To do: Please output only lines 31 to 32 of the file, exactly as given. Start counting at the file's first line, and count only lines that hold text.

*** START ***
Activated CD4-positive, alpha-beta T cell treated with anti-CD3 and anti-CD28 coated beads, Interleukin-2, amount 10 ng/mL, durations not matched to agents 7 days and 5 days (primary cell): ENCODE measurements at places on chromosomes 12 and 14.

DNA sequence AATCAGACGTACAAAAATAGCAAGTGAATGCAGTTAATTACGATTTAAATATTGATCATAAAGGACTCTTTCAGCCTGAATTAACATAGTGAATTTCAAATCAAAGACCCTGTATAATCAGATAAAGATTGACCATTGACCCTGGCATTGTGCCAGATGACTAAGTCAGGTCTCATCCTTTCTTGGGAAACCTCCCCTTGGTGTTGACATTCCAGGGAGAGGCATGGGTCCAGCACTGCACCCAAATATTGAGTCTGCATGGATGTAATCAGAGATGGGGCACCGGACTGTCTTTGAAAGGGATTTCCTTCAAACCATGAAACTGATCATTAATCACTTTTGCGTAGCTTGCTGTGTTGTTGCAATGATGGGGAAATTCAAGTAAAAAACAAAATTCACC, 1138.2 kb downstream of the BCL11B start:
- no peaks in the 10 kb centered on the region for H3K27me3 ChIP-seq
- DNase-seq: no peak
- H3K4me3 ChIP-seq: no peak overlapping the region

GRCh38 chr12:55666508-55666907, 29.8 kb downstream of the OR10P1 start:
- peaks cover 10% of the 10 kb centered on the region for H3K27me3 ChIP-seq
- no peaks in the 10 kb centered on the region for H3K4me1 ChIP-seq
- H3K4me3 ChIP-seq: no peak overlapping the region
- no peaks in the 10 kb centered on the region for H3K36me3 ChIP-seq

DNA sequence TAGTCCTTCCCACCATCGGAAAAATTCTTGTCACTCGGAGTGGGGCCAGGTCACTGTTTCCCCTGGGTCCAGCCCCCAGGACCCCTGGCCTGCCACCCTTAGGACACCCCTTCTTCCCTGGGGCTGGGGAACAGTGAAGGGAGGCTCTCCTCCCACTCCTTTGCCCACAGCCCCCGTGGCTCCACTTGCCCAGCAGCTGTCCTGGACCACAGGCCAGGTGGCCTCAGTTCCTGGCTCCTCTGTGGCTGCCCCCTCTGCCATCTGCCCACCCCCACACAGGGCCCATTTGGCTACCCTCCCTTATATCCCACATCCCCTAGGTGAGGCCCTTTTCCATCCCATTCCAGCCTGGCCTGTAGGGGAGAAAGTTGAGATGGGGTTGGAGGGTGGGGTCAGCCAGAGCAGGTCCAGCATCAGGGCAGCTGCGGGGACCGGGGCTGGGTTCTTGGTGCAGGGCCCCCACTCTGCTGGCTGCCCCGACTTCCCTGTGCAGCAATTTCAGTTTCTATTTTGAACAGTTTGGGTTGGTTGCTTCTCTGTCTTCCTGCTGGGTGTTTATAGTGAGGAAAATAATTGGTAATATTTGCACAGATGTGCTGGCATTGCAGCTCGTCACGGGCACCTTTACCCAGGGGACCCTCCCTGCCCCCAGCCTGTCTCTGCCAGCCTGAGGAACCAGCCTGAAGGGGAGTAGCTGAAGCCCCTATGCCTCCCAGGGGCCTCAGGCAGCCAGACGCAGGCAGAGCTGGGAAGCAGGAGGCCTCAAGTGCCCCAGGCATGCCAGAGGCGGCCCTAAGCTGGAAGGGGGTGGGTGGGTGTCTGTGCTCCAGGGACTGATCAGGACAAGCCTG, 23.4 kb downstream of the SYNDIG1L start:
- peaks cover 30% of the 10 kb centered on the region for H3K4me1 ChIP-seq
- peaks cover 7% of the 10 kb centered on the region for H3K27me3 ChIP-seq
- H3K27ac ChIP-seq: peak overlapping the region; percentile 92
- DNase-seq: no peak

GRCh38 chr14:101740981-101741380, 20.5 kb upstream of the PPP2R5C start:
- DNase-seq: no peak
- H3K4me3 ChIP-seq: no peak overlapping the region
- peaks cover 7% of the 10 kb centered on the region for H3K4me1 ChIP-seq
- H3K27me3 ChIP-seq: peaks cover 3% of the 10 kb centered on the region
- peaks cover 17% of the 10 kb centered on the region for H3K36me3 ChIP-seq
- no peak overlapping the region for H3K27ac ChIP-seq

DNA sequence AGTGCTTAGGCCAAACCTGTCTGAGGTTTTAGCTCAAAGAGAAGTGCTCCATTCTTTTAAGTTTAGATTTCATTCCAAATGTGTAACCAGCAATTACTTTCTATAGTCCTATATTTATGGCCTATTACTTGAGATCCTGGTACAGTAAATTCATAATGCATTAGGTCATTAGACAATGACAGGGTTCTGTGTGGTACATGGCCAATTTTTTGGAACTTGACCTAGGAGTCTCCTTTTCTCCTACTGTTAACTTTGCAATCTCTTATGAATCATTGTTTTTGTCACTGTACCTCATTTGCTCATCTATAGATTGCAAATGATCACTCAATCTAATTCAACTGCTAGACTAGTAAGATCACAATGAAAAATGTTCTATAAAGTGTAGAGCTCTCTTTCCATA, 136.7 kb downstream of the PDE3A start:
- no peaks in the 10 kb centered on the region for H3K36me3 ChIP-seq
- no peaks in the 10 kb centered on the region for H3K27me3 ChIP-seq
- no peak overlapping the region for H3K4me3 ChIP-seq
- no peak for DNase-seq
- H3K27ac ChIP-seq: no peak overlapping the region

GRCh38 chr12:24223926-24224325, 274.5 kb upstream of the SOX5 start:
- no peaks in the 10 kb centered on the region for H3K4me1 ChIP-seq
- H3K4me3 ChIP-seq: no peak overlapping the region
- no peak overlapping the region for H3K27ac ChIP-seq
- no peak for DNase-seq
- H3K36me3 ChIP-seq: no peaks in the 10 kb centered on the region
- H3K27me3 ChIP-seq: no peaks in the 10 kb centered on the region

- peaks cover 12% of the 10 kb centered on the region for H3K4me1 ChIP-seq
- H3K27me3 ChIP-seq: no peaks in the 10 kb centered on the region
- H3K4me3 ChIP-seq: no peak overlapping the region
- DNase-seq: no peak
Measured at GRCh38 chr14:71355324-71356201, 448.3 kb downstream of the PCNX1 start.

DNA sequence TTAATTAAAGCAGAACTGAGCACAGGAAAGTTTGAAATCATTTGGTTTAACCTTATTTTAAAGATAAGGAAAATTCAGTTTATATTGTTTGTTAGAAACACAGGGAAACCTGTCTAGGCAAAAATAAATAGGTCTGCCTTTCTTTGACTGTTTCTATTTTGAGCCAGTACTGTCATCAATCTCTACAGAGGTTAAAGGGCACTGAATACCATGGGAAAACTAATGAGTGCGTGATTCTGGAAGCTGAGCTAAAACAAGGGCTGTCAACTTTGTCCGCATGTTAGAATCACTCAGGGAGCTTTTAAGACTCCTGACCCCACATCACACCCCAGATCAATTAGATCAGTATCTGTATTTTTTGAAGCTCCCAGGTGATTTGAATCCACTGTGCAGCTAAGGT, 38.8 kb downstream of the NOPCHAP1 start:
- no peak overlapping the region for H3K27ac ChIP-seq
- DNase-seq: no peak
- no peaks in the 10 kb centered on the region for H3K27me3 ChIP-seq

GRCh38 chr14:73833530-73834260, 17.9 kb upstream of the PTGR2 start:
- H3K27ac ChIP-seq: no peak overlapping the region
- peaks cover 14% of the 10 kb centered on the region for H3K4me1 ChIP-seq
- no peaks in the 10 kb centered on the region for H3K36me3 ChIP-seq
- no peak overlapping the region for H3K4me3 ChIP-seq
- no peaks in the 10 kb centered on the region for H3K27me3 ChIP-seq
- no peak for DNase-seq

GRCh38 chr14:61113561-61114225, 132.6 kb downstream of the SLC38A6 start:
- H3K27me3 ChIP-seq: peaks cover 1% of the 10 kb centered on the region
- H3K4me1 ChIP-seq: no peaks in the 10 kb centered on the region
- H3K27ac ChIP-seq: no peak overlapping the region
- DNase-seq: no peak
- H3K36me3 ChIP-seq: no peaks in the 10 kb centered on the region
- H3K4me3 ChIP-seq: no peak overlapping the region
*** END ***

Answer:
- H3K4me3 ChIP-seq: no peak overlapping the region
- no peak overlapping the region for H3K27ac ChIP-seq